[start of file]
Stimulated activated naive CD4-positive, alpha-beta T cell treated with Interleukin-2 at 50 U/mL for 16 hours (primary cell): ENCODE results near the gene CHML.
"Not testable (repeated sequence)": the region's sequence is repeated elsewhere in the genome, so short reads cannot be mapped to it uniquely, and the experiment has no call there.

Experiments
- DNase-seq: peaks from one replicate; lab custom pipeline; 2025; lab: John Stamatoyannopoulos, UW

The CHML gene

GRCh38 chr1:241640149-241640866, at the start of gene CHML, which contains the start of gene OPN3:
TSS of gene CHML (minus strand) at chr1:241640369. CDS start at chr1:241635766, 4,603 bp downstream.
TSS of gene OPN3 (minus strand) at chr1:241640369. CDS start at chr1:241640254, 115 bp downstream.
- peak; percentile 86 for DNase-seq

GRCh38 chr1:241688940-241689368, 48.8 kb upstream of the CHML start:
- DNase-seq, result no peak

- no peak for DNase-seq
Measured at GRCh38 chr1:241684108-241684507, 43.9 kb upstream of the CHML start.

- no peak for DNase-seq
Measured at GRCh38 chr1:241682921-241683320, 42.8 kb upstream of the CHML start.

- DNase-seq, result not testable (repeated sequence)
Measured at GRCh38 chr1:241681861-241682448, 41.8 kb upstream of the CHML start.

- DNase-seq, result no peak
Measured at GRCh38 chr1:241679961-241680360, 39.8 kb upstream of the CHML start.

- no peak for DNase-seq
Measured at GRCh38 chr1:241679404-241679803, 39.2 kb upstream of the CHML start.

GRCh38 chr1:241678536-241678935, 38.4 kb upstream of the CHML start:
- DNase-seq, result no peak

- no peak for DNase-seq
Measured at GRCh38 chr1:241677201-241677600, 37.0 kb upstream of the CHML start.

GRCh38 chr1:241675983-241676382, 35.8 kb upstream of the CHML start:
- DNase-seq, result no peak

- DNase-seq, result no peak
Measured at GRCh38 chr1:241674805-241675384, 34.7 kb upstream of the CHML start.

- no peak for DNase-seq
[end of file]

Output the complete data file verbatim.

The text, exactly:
Stimulated activated naive CD4-positive, alpha-beta T cell treated with Interleukin-2 at 50 U/mL for 16 hours (primary cell): ENCODE results near the gene CHML.
"Not testable (repeated sequence)": the region's sequence is repeated elsewhere in the genome, so short reads cannot be mapped to it uniquely, and the experiment has no call there.

Experiments
- DNase-seq: peaks from one replicate; lab custom pipeline; 2025; lab: John Stamatoyannopoulos, UW

The CHML gene

GRCh38 chr1:241640149-241640866, at the start of gene CHML, which contains the start of gene OPN3:
TSS of gene CHML (minus strand) at chr1:241640369. CDS start at chr1:241635766, 4,603 bp downstream.
TSS of gene OPN3 (minus strand) at chr1:241640369. CDS start at chr1:241640254, 115 bp downstream.
- peak; percentile 86 for DNase-seq

GRCh38 chr1:241688940-241689368, 48.8 kb upstream of the CHML start:
- DNase-seq, result no peak

- no peak for DNase-seq
Measured at GRCh38 chr1:241684108-241684507, 43.9 kb upstream of the CHML start.

- no peak for DNase-seq
Measured at GRCh38 chr1:241682921-241683320, 42.8 kb upstream of the CHML start.

- DNase-seq, result not testable (repeated sequence)
Measured at GRCh38 chr1:241681861-241682448, 41.8 kb upstream of the CHML start.

- DNase-seq, result no peak
Measured at GRCh38 chr1:241679961-241680360, 39.8 kb upstream of the CHML start.

- no peak for DNase-seq
Measured at GRCh38 chr1:241679404-241679803, 39.2 kb upstream of the CHML start.

GRCh38 chr1:241678536-241678935, 38.4 kb upstream of the CHML start:
- DNase-seq, result no peak

- no peak for DNase-seq
Measured at GRCh38 chr1:241677201-241677600, 37.0 kb upstream of the CHML start.

GRCh38 chr1:241675983-241676382, 35.8 kb upstream of the CHML start:
- DNase-seq, result no peak

- DNase-seq, result no peak
Measured at GRCh38 chr1:241674805-241675384, 34.7 kb upstream of the CHML start.

- no peak for DNase-seq